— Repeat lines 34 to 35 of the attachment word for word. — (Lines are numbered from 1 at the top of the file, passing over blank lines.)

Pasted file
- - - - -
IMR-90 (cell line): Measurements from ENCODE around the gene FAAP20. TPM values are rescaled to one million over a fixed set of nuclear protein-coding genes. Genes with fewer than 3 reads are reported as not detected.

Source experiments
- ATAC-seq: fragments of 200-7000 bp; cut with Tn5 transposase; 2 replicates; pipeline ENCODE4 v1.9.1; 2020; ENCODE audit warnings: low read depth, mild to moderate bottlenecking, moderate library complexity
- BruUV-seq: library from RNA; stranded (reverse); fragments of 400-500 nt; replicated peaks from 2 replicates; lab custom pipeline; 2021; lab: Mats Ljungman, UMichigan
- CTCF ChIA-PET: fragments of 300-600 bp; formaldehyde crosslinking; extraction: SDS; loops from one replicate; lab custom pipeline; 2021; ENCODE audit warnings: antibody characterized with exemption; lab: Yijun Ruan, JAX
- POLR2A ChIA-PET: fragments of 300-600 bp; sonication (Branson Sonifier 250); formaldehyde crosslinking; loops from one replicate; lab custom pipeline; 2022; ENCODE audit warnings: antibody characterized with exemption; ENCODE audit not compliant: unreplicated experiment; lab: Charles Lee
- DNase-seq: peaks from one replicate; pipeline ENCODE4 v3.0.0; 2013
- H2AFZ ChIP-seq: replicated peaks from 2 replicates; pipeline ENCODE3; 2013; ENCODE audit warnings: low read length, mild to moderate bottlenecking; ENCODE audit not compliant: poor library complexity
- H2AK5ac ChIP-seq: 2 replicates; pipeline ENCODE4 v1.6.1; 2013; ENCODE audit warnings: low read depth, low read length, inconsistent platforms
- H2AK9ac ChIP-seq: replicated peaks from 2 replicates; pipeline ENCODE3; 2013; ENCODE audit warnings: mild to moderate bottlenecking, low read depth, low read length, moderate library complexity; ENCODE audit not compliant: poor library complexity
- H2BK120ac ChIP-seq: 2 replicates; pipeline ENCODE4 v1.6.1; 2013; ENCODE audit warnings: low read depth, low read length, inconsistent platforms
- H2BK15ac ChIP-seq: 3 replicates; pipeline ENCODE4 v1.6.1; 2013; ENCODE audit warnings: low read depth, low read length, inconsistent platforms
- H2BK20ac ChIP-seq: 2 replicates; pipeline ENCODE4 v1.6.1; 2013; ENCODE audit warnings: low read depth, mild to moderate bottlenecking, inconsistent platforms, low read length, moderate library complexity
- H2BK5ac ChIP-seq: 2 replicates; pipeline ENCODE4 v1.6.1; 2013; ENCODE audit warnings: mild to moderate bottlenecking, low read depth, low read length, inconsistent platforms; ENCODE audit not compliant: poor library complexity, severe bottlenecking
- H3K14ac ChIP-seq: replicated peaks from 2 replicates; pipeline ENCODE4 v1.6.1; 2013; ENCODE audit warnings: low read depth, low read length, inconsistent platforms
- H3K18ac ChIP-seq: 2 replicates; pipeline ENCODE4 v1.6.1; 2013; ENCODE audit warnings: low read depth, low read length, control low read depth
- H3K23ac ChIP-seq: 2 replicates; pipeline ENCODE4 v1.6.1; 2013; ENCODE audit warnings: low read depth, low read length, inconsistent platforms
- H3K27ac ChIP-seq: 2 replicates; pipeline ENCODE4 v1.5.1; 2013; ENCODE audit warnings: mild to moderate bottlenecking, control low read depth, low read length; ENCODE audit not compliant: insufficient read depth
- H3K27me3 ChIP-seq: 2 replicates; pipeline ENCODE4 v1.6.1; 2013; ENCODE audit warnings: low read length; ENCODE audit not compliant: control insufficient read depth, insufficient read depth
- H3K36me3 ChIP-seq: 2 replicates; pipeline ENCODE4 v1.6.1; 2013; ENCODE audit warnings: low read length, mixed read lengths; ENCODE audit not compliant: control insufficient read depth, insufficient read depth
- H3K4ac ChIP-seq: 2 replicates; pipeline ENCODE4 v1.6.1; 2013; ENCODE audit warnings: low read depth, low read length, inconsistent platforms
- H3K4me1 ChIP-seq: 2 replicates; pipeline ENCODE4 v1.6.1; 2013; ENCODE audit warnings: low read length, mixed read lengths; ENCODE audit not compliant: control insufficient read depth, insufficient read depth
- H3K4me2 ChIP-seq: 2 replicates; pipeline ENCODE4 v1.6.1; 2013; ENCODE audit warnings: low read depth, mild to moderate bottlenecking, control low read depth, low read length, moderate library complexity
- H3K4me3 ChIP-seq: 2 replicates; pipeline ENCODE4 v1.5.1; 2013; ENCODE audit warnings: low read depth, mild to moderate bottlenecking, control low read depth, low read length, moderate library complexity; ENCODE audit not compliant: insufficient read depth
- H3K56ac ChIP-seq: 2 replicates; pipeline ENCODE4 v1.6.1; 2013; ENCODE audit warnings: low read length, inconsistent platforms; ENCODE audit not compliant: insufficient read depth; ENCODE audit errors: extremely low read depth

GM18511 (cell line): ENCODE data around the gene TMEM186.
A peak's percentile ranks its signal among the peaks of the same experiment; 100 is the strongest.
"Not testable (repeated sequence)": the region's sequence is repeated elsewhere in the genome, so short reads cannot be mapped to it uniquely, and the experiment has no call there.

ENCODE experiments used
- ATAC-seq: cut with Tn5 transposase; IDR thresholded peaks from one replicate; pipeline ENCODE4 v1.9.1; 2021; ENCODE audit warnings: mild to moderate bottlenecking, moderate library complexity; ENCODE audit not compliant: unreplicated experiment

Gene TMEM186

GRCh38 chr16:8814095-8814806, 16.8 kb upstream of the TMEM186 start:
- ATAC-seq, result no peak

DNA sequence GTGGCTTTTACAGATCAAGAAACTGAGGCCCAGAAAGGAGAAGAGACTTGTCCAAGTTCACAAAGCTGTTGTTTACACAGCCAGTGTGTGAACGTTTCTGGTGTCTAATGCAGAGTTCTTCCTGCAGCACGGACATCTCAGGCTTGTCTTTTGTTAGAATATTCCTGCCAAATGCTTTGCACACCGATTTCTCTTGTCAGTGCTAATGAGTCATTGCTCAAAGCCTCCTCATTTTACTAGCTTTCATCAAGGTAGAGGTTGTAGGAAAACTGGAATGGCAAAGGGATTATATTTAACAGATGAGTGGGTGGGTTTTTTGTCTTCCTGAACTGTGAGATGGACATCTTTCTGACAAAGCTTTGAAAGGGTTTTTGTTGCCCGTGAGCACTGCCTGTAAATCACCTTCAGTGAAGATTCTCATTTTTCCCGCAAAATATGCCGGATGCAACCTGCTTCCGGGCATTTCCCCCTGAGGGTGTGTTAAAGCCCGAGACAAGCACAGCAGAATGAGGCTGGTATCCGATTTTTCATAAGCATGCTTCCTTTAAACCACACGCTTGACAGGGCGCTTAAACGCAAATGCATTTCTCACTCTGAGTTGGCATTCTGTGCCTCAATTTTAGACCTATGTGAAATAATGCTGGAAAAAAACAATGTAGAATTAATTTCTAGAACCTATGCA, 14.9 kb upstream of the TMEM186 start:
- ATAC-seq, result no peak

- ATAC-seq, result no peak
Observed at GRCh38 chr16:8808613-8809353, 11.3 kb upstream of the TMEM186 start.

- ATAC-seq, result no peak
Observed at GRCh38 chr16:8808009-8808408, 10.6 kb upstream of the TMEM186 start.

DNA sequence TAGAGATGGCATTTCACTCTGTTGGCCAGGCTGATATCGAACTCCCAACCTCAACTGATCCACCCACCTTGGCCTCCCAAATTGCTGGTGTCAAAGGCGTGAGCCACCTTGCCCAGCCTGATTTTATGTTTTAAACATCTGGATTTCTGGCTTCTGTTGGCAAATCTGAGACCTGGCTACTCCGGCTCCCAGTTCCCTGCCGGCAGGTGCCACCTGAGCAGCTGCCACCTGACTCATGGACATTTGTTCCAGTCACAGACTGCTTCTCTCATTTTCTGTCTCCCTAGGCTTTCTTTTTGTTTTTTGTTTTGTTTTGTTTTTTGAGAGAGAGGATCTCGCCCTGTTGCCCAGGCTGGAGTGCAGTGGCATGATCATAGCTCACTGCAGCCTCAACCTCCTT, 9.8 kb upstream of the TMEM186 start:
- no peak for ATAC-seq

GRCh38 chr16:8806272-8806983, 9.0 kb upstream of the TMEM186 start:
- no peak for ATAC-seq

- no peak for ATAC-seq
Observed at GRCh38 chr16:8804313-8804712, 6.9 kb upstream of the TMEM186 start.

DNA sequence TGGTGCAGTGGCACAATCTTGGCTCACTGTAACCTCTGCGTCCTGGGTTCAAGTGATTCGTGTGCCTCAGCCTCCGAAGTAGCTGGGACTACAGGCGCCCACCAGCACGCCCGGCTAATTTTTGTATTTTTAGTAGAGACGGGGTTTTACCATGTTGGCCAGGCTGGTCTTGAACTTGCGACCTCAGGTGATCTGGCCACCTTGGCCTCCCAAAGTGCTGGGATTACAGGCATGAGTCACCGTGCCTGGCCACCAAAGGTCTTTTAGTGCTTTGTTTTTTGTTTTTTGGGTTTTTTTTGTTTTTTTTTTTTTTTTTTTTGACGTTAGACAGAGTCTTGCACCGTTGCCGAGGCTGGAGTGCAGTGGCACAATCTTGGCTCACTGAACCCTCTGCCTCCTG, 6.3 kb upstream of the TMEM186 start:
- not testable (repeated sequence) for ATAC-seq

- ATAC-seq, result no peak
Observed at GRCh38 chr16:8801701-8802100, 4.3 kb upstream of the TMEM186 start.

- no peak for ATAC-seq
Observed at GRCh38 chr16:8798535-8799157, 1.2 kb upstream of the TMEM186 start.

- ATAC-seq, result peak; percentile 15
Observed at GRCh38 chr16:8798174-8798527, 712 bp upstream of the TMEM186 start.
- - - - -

DNA sequence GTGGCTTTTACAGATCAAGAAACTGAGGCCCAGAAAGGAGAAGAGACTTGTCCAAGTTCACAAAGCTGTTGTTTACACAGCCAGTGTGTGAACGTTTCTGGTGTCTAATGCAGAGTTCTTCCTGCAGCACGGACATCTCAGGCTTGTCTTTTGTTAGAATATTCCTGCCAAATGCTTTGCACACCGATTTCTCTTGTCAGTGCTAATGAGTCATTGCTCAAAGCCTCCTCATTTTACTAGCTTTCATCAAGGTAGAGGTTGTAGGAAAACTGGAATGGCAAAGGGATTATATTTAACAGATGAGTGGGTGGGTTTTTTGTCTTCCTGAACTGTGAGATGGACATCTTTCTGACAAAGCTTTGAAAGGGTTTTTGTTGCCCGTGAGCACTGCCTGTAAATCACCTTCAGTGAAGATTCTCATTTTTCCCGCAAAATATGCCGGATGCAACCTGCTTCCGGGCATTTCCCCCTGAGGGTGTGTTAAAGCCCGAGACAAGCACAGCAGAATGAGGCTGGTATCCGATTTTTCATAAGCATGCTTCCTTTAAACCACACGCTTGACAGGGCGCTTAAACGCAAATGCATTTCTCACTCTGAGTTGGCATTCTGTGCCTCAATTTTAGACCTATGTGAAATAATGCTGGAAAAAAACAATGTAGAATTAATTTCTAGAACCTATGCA, 14.9 kb upstream of the TMEM186 start:
- ATAC-seq, result no peak